Prolonged comfort is an insidious trap – the longer you’re in it, the harder it is to break free.  With no sense of urgency and purpose, your motivation, desire and enthusiasm rapidly fall away.

No longer interesting or interested, you’re starving your need for growth and challenge of much needed oxygen.  Friends stop calling, loved ones stop talking and even if an exciting opportunity came your way, you’d probably miss it.

Excuses become reasons not to act as life and all it has to offer pass you by.

It’s time to leap outside your Comfort Zone!

Your comfort zone is a state of being that determines what you will and won’t do. Made up of concentric rings, the mental boundaries that keep you stuck or propel you forward are like a fence around each ring that encircles the stages of your life.  When you’re in it, you’re generally relaxed, which means you’re coasting along nowhere near the perimeter.  Comfortable – yes; challenged – probably not.

Your Comfort Zone

Gradually the tension to jump the fence increases alongside mounting boredom, dissatisfaction or desire.  Eventually the prospect of staying where you are is intolerable and the compulsion to move forward becomes irresistible. That’s when you know you’re ready to let go of the familiar and step into new experiences and challenges.

Pain vs pleasure, risk vs reward, tolerance vs desire

Most of us do far more to avoid pain than we do to move towards pleasure. If you burn your finger on a hot iron, you’ll quickly pull it away from the heat. This action is instinctive and necessary. Yet when offered the opportunity for pleasure, many people resist it thinking they don’t deserve it, can’t do it or haven’t earned it. This very basic instinct keeps our Gen D friends stuck in the life they have, not really happy but also not motivated enough to change it.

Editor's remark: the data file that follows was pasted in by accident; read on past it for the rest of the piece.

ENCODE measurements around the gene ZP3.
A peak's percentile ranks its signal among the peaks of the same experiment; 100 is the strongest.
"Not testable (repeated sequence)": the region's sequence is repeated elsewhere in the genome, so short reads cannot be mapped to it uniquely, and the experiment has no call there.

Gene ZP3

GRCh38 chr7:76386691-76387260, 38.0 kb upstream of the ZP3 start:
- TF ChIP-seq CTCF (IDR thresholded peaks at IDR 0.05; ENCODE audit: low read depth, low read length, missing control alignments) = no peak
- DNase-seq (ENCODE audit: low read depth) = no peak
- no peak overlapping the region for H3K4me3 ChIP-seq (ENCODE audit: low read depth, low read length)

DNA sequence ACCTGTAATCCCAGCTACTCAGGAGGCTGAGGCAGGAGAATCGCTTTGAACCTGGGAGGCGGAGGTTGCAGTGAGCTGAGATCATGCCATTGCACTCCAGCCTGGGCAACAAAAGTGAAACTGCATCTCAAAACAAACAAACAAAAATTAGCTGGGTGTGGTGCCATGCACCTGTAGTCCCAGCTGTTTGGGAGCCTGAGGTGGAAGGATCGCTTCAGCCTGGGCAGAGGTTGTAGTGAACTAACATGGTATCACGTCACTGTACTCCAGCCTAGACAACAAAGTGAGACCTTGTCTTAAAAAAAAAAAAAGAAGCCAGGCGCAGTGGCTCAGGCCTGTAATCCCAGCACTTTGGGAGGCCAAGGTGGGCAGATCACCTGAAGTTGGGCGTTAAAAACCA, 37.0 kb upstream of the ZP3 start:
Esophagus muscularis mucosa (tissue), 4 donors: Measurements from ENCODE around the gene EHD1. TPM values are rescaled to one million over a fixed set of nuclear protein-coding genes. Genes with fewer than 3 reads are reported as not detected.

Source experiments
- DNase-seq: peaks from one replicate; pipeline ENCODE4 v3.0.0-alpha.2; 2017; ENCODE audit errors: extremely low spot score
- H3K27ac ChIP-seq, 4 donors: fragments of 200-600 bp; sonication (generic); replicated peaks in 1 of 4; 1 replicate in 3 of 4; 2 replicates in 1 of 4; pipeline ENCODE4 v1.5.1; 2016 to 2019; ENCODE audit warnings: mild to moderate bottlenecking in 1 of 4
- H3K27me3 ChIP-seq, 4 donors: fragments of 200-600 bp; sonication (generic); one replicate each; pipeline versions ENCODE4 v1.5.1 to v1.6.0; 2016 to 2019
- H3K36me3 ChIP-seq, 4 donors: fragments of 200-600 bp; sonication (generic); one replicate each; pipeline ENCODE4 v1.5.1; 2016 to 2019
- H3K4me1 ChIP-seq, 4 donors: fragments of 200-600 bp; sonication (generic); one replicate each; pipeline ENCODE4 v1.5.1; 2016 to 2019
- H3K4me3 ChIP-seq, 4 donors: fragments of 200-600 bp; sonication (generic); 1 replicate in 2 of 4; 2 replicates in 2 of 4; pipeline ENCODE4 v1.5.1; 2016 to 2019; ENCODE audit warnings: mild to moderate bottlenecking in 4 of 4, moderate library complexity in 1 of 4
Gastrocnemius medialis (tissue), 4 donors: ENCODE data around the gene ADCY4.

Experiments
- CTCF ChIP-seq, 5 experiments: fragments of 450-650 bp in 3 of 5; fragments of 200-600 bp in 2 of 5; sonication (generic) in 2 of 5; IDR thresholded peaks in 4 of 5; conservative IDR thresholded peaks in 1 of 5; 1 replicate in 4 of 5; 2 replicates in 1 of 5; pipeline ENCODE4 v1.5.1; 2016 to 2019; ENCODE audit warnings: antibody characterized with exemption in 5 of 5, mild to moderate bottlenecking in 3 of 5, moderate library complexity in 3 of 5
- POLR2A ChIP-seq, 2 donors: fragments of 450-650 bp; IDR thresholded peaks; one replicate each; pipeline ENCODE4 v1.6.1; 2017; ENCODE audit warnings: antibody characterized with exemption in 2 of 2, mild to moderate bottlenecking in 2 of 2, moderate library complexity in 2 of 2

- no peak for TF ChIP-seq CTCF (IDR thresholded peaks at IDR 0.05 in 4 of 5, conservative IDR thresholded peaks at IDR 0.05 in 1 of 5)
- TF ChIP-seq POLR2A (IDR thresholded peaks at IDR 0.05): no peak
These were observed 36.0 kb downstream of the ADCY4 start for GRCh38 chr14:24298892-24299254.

If you have a high risk tolerance, you’re more likely to take the leap of faith required to make a significant life change. However, if you’re strongly risk averse, naturally cautious or fearful, you may feel like a base jumper about to leap off a cliff without a parachute. Don’t worry, you’ll be okay! Remember, your comfort zone is all mental conditioning (what you tell yourself) and hence something you can control.

If prolonged boredom has given way to discomfort, that’s a good thing. It creates the motivation, focus and effort you’ll need to create change and redesign whatever part of your life is just not doing it for you. Problems are really opportunities in disguise. Likewise, if the catalyst for change is a positive one, your desire for a better life will motivate you to make the transition.

Making a fundamental change to the way you live will require a gigantic leap outside your comfort zone! However, you’ve stepped outside your comfort zone many times in the past and once you consciously recall how you did it, you’ll be well prepared to do it again, this time with even more experience.

Reclaim your Mojo!